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Krok-Parrinello v. Berryhill

United States District Court, D. New Jersey

January 30, 2018

Leslie Krok-Parrinello
v.
Nancy A. Berryhill, Acting Commissioner of Social Security

          LETTER OPINION AND ORDER

          JOHN MICHAEL VAZQUEZ, United States District Judge

         Dear Litigants:

         Plaintiff Leslie Krok-Parrinello (“Plaintiff”) appeals the final decision of the Commissioner of Social Security (“Commissioner”), which denied her application for disability insurance benefits (“DIB”). The Commissioner asks that the Court remand the matter. Plaintiff does not object to the remand, but requests that, among other things, the Court order the Commissioner to conduct another hearing on remand. For the reasons that follow, the Court grants the Commissioner's motion.

         Pursuant to the Social Security Act, Plaintiff filed a Title II application for DIB on May 9, 2013. Plaintiff alleged disability beginning July 1, 2003. Tr. at 13.[1] Plaintiff's date of last insured was December 31, 2008, meaning Plaintiff had to prove that she was disabled on or before that date. Id. On April 23, 2015, the Administrative Law Judge (“ALJ”) held a hearing. Id. at 34. Plaintiff was represented by counsel (although not the same counsel who currently represents Plaintiff) at the hearing. At the hearing, Plaintiff testified, as did a vocational expert. Id. at 38-71. Although the ALJ asked Plaintiff's counsel if she (counsel) wished to question the expert, counsel declined. Id. at 72.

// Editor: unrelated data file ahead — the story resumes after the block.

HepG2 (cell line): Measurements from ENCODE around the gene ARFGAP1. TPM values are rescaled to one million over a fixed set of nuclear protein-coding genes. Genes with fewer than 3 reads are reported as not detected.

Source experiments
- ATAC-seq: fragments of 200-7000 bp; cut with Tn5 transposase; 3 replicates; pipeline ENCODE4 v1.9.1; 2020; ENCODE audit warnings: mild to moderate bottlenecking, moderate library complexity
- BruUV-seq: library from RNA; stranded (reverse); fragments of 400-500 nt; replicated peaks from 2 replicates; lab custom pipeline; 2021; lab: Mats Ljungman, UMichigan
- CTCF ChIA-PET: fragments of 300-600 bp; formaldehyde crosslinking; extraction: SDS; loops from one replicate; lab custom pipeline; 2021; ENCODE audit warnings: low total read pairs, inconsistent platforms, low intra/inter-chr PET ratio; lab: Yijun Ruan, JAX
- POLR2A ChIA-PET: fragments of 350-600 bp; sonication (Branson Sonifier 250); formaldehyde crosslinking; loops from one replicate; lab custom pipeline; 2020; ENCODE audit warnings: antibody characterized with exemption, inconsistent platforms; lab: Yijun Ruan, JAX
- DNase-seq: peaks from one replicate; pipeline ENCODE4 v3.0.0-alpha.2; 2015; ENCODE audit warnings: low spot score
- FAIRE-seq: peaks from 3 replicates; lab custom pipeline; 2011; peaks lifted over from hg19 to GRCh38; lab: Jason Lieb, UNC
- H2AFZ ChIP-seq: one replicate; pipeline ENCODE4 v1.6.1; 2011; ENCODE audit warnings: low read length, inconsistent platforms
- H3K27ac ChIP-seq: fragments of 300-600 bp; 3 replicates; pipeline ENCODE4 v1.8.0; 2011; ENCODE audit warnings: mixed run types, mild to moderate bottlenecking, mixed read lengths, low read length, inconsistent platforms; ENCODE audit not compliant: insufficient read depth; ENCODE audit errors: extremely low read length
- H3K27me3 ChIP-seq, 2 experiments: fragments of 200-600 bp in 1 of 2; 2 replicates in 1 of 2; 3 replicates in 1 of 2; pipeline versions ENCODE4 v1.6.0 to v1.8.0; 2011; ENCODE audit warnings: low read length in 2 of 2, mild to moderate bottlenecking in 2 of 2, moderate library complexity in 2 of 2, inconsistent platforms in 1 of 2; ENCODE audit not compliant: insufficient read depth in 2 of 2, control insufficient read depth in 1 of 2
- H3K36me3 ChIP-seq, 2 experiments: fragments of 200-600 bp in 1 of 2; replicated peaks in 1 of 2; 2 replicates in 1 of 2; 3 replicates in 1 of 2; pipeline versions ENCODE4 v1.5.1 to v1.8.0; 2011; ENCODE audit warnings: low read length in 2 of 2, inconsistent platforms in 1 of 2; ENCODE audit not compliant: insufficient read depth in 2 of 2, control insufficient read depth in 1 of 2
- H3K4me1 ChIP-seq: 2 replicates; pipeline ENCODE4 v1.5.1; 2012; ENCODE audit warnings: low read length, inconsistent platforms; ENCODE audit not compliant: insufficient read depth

Following a hearing, the ALJ denied Plaintiff's claim in a written decision dated on June 19, 2015. Id. at 13-19. The ALJ found that Plaintiff could perform her past relevant work. Id. at 18-19. Plaintiff appealed the decision to the Appeals Council of the Social Security Administration, but the Appeals Council denied review. Id. at 1-3. As a result, the ALJ's opinion became the final decision of the Commissioner for purposes of appeal. Plaintiff then sought review in this Court.

         By way of letter dated November 22, 2017, D.E. 16, Plaintiff's current counsel requested that the Commissioner consider a voluntary remand and provided the reasons for the request. While the Commissioner agreed to remand the matter, the parties could not agree as to the scope of the remand. The Commissioner offers a remand in which the Commissioner, by way of the Appeals Council, would instruct the ALJ “to further evaluate Plaintiff's claim, including further evaluation of the Commissioner's listed impairments.” D.E. 17 at 1. In addition, the ALJ “will be instructed to take any further action necessary to complete the administrative record, including holding a new hearing if warranted by the facts, and issue a new decision concerning Plaintiff's claim for disability benefits.” Id. Thus, pursuant to the Commissioner's request, Plaintiff may receive a new hearing.